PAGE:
Development and description of measurement properties of an instrument to assess treatment burden among patients with multiple chronic conditions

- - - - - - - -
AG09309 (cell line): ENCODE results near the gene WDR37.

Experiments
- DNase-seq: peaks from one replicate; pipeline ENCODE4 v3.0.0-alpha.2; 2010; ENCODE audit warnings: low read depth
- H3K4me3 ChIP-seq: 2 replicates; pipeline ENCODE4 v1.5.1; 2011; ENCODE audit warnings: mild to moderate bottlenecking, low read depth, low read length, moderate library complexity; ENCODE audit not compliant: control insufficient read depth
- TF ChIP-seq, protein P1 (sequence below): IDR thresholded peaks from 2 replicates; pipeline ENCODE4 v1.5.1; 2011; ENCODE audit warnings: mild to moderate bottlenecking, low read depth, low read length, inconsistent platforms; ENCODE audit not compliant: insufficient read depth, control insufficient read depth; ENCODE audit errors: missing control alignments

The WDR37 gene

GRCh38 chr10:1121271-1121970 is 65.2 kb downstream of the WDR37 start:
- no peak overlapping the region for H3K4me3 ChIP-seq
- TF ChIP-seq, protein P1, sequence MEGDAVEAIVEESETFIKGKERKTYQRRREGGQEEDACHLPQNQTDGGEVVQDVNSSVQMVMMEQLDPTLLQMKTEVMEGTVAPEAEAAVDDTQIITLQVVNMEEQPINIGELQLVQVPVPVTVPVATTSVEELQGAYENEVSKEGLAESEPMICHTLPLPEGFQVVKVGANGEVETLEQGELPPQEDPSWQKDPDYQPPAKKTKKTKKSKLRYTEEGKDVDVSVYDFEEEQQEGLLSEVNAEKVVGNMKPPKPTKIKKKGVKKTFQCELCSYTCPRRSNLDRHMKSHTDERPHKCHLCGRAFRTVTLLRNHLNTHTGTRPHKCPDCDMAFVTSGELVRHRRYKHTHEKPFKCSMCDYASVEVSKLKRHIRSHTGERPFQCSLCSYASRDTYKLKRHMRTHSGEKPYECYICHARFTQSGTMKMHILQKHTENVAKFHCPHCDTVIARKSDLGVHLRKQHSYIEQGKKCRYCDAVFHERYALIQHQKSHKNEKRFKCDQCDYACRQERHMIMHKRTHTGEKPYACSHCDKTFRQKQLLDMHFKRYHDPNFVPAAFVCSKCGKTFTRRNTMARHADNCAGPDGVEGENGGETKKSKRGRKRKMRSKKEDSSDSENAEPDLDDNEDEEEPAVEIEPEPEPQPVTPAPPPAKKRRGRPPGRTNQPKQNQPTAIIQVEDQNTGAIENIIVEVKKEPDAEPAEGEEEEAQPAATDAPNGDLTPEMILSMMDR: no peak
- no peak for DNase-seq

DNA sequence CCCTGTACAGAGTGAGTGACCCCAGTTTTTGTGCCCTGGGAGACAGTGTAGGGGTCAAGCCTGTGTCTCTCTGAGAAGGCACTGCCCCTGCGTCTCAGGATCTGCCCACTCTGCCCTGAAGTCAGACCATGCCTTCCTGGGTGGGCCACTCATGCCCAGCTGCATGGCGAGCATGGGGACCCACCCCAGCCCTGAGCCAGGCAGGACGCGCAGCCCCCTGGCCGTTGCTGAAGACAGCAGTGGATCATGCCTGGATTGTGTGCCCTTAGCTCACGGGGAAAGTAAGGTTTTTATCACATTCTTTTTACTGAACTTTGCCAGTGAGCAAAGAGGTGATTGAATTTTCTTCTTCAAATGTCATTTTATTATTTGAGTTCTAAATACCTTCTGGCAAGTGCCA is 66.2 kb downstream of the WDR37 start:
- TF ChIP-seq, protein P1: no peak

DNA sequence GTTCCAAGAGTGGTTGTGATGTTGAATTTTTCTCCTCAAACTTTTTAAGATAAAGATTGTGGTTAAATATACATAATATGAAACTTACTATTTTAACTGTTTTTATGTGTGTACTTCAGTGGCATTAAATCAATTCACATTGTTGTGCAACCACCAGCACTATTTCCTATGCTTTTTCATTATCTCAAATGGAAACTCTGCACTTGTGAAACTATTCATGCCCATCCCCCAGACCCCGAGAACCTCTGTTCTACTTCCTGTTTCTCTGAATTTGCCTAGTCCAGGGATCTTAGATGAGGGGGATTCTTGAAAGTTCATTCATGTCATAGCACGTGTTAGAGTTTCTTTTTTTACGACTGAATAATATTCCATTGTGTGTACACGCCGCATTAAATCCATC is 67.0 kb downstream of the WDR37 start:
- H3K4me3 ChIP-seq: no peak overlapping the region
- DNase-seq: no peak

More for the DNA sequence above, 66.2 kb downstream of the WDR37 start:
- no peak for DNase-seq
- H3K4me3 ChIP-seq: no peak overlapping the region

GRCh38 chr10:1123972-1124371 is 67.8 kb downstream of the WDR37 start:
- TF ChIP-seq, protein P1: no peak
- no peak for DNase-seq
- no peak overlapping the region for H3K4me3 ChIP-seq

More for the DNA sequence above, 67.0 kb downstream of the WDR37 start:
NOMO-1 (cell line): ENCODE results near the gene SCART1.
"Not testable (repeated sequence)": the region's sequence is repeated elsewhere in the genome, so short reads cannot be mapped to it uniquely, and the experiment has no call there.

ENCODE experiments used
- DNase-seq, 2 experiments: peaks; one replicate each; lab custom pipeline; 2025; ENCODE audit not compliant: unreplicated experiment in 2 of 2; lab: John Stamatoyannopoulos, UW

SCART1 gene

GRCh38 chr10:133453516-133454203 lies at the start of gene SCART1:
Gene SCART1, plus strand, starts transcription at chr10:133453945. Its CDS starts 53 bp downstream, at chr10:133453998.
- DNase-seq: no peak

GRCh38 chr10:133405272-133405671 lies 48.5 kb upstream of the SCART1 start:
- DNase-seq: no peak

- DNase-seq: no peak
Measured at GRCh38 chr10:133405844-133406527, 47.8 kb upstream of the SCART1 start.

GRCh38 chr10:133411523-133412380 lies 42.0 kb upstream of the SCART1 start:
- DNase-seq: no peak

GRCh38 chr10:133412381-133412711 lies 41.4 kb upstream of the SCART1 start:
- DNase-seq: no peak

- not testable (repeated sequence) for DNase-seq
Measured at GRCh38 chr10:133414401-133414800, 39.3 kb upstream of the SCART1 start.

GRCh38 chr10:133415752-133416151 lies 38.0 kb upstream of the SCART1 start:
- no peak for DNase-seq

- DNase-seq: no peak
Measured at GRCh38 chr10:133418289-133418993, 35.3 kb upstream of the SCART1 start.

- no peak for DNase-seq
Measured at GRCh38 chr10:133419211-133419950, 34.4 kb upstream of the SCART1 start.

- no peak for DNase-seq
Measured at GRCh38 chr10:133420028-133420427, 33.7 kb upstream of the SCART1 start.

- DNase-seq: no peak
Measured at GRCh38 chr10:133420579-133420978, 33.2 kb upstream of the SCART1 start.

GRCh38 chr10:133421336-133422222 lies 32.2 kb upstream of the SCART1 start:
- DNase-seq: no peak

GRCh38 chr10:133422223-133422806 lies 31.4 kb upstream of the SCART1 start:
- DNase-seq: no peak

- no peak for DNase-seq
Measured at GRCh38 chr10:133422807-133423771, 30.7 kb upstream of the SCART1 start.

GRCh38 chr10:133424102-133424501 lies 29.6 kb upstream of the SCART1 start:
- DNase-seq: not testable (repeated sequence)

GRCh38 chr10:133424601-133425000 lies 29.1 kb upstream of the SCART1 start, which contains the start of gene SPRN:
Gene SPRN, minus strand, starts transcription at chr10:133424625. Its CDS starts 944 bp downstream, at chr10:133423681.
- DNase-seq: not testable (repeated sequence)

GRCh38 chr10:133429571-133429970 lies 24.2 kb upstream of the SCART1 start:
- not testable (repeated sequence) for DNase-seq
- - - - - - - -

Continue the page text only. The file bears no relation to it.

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BACKGROUND: Patients experience an increasing treatment burden related to everything they do to take care of their health: visits to the doctor, medical tests, treatment management and lifestyle changes. This treatment burden could affect treatment adherence, quality of life and outcomes. We aimed to develop and validate an instrument for measuring treatment burden for patients with multiple chronic conditions. METHODS: Items were derived from a literature review and qualitative semistructured interviews with patients. The instrument was then validated in a sample of patients with chronic conditions recruited in hospitals and general practitioner clinics in France. Factor analysis was used to examine the questionnaire structure. Construct validity was studied by the relationships between the instrument's global score, the Treatment Satisfaction Questionnaire for Medication (TSQM) scores and the complexity of treatment as assessed by patients and physicians. Agreement between patients and physicians was appraised. Reliability was determined by a test-retest method. RESULTS: A sample of 502 patients completed the Treatment Burden Questionnaire (TBQ), which consisted of 7 items (2 of which had 4 subitems) defined after 22 interviews with patients. The questionnaire showed a unidimensional structure. The Cronbach's α was 0.89. The instrument's global score was negatively correlated with TSQM scores (rs = -0.41 to -0.53) and positively correlated with the complexity of treatment (rs = 0.16 to 0.40). Agreement between patients and physicians (n = 396) was weak (intraclass correlation coefficient 0.38 (95% confidence interval 0.29 to 0.47)). Reliability of the retest (n = 211 patients) was 0.76 (0.67 to 0.83). CONCLUSIONS: This study provides the first valid and reliable instrument assessing the treatment burden for patients across any disease or treatment context. This instrument could help in the development of treatment strategies that are both efficient and acceptable for patients.
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